High court rulings favor businesses

Kelly Sloan

Kelly Sloan, The Business Times

Several recent U.S. Supreme Court rulings have implications for businesses in  limiting class-action and harassment lawsuits.

The pro-business rulings contrast with legislation enacted earlier this year in Colorado, including a law that makes it easier to sue even the small firms.

“In this case, we can see a sharp difference between the Supreme Court of the United States and the liberal progressive state of Colorado,” said State Sen. Steve King, R-Grand Junction. “The Supreme Court, in this particular instance, relied on common sense and business sense, whereas Colorado relied on litigation and trial lawyers to create an open season on business.”

In a case before the Supreme Court involving Comcast, several Philadelphia- area customers of the cable television company claiming to represent 2 million customers in 16 counties, sued the company for over-charging and the use of anticompetitive tactics — allegations Comcast denied. The Court found in favor of Comcast, ruling the plaintiffs couldn’t level a class-action lawsuit because they lacked a sufficiently acceptable method for determining damages in a victory.

In another case, the high court ruled 5-4 that class-action lawsuits can’t be brought against a company if the parties had previously agreed by contract to resolve disputes through individual arbitration.

The Italian Colors Restaurant in Oakland, Calif., attempted to pool with other merchants in a lawsuit against American Express over credit card fees, arguing it would be too expensive to sue on their own. The court ruled the merchants were required to bring their claims individually as stipulated in a contract with American Express. The fact individual lawsuits could prove expensive neither voided the contract nor eliminated their right to sue.

In another business-related case, the Supreme Court ruled that an harassment lawsuit against a company must target a supervisor — defined by the court as a person with authority to hire or fire, rather than simply a co-worker.

In still another case, the court ruled a Colorado woman must pay legal costs after losing her harassment suit against debt collection firm General Revenue Corporation.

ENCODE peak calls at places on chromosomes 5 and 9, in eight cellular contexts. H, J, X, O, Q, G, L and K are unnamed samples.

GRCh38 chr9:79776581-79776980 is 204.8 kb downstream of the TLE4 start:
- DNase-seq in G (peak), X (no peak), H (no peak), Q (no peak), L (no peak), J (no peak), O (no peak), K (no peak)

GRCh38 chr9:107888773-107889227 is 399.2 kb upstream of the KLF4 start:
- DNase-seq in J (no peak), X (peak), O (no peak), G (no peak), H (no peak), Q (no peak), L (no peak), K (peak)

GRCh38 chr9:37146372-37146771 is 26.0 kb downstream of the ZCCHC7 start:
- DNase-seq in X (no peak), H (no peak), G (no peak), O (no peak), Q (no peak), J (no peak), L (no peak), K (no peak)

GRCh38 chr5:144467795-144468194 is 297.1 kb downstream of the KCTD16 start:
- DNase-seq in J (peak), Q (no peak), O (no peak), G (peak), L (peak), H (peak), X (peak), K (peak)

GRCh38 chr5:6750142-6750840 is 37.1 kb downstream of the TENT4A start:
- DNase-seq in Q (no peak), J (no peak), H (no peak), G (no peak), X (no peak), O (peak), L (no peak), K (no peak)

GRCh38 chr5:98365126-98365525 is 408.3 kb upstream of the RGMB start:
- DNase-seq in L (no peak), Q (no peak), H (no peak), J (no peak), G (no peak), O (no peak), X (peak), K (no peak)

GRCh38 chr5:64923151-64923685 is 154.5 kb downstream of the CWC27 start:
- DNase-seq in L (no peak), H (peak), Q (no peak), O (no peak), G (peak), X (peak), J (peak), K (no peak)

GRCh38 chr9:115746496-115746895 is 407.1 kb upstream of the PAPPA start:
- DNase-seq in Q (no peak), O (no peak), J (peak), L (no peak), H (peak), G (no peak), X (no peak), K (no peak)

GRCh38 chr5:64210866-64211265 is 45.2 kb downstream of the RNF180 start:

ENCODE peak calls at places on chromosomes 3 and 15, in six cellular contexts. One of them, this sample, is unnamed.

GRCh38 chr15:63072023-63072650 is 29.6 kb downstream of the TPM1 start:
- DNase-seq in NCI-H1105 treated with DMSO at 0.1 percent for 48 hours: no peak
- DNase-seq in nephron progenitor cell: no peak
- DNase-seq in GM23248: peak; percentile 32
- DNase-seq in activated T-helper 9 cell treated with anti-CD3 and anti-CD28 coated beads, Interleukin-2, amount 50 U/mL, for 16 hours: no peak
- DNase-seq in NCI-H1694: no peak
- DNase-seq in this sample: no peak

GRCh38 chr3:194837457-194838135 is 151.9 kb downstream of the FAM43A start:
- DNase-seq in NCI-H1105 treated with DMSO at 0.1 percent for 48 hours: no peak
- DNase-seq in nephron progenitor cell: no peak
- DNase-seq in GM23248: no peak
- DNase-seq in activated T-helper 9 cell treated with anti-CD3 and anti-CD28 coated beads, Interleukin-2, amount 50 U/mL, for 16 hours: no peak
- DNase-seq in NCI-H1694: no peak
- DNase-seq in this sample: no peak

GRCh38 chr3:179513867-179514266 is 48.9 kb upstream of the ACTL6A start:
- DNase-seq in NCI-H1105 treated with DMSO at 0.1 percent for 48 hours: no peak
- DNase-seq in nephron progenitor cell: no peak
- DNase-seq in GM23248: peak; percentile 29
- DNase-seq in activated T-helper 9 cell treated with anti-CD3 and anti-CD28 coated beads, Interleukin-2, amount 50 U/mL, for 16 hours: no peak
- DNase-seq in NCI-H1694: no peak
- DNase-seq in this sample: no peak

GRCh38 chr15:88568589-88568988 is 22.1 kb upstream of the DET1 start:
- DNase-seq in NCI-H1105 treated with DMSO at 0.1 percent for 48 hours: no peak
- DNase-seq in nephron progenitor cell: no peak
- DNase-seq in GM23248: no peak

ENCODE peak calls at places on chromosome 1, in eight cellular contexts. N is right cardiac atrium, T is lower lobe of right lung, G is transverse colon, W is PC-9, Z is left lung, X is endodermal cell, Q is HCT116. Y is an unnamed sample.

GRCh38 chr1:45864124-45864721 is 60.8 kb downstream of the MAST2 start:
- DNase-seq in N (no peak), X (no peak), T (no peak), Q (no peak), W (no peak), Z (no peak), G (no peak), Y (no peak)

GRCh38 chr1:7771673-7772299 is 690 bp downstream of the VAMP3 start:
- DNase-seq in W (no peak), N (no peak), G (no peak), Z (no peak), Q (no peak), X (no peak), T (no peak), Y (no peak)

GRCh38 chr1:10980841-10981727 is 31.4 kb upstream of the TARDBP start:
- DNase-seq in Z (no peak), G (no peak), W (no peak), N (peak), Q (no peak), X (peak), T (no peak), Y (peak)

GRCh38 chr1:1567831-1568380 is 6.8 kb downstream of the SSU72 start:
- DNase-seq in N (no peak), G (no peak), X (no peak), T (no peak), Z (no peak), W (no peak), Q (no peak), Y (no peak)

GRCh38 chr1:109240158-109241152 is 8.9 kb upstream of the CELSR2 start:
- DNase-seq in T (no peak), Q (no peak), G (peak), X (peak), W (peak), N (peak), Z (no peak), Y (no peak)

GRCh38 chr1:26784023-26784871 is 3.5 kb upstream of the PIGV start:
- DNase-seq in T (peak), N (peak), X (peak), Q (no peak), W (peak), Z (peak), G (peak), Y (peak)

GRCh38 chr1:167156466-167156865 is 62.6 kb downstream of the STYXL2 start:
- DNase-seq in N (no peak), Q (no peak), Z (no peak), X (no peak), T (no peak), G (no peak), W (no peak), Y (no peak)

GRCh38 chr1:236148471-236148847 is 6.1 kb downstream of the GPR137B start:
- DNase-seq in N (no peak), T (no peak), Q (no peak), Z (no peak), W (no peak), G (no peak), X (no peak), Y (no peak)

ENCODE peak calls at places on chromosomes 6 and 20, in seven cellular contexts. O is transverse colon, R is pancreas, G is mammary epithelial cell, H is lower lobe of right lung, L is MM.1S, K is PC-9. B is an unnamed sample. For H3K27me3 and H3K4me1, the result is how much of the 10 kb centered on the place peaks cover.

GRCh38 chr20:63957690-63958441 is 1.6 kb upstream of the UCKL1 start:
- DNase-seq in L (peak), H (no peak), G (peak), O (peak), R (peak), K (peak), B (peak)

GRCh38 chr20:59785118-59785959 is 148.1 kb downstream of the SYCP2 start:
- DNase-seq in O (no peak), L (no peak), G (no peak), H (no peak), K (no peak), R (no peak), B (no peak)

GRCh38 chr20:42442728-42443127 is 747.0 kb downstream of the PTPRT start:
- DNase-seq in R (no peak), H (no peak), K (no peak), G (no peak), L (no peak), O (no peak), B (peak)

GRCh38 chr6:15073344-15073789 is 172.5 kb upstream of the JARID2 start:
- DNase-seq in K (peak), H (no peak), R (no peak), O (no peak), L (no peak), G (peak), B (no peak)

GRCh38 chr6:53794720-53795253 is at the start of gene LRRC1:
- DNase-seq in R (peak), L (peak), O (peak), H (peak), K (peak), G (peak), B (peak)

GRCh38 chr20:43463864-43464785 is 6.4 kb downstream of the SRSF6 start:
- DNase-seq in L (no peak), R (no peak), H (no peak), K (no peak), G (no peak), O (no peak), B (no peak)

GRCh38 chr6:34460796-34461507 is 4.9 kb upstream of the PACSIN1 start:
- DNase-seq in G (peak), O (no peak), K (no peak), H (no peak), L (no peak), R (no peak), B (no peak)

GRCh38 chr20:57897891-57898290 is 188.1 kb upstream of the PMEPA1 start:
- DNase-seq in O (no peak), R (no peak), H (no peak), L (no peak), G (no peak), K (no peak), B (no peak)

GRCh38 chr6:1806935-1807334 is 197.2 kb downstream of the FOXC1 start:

Tony Gagliardi, state director of the National Federation of Independent Business in Colorado, said he welcomed the Supreme Court decisions, but has observed a far different trend in Colorado.

He cited as the most troubling example the enactment of House Bill 1136. The measure makes it easier to sue even the smallest employers for discrimination under state law for an expanded classes of economic damages as well as for non-economic damages. These non-economic damages include emotional pain, inconvenience, mental anguish and loss of enjoyment of life. Federal law only allows such damages to be assigned to businesses employing more than 15 people.

In addition to the financial risks the law poses to small businesses, the legislation allows discrimination cases to be brought under state law, where most are currently handled in federal court.

“I don’t see anything the Supreme Court did effecting 1136,” Gagliardi said. “HB 1136 will remain the worst bill for small business in 15 years.”

King agreed: “Even at the Capitol, with its marble floors, you could feel the ground shake from trial lawyers jumping up and down with joy at the prospect of an increase in their market share. Even the federal government has not allowed these smallest of businesses to be sued like this.”

Given that defending a lawsuit costs on average $50,000 and could run up to $150,000, the stakes are high, King said. “This law allows one disgruntled ex-employee to destroy a business.”

Gagliardi said he’s encouraged by the direction of the Supreme Court even as he’s discouraged by the direction of the State Legislature. “Small businesses face lawsuits each and every day they open their doors,” he said, adding that any favorable ruling can help lessen that burden.